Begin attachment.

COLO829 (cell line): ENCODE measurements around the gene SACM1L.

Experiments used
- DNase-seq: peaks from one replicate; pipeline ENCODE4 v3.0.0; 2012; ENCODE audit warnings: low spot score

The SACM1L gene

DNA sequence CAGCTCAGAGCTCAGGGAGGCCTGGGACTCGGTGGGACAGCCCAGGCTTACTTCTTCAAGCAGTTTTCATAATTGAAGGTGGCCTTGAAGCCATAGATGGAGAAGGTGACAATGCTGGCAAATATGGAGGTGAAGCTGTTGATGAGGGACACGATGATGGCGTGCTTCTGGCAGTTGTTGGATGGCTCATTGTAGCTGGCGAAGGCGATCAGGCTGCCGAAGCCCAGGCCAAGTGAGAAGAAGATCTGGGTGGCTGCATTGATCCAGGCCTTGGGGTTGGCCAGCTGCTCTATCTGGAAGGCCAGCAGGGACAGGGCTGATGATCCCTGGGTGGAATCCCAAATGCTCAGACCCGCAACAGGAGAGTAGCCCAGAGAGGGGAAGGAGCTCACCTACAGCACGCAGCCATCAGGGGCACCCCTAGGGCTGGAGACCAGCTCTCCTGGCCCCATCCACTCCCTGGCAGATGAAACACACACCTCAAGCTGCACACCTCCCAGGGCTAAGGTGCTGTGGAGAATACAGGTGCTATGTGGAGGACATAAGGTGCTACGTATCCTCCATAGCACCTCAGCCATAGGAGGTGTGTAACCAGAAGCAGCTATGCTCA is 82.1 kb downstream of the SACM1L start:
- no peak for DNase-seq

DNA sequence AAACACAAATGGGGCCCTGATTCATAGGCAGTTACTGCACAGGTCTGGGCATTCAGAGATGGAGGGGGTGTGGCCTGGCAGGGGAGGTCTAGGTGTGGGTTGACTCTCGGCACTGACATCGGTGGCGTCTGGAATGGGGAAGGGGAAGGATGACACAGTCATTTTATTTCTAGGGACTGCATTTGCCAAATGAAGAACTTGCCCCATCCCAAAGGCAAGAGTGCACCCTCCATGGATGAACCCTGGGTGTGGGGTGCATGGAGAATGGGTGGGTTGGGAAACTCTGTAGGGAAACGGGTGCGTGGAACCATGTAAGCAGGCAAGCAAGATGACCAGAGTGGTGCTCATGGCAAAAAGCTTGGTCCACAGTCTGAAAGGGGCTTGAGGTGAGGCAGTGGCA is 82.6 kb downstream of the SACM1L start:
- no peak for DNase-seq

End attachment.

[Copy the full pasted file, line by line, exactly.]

COLO829 (cell line): ENCODE measurements around the gene SACM1L.

Experiments used
- DNase-seq: peaks from one replicate; pipeline ENCODE4 v3.0.0; 2012; ENCODE audit warnings: low spot score

The SACM1L gene

DNA sequence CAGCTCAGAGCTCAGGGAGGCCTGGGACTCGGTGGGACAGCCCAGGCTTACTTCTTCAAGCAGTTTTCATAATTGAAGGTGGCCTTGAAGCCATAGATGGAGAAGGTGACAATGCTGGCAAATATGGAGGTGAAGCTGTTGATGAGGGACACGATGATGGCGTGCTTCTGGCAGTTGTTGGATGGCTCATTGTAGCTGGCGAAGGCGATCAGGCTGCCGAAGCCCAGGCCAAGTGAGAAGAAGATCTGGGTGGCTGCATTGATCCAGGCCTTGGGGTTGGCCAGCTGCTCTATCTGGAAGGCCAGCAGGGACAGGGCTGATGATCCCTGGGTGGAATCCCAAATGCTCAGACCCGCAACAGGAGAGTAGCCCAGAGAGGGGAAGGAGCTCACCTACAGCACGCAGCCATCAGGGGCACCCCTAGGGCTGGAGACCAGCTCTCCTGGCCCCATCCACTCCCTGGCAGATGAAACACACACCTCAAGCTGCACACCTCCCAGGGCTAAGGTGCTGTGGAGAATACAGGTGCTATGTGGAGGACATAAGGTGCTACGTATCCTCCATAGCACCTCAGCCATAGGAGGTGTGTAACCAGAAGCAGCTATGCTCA is 82.1 kb downstream of the SACM1L start:
- no peak for DNase-seq

DNA sequence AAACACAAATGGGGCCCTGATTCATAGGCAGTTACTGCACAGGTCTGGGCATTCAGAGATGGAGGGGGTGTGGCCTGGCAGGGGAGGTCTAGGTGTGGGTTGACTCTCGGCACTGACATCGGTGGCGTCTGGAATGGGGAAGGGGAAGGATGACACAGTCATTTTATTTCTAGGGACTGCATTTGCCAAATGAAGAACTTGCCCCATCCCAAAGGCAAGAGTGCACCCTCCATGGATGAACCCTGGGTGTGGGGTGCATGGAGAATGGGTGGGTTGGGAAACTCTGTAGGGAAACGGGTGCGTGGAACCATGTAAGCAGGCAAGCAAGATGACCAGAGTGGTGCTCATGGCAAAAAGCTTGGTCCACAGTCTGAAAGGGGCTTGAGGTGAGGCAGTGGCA is 82.6 kb downstream of the SACM1L start:
- no peak for DNase-seq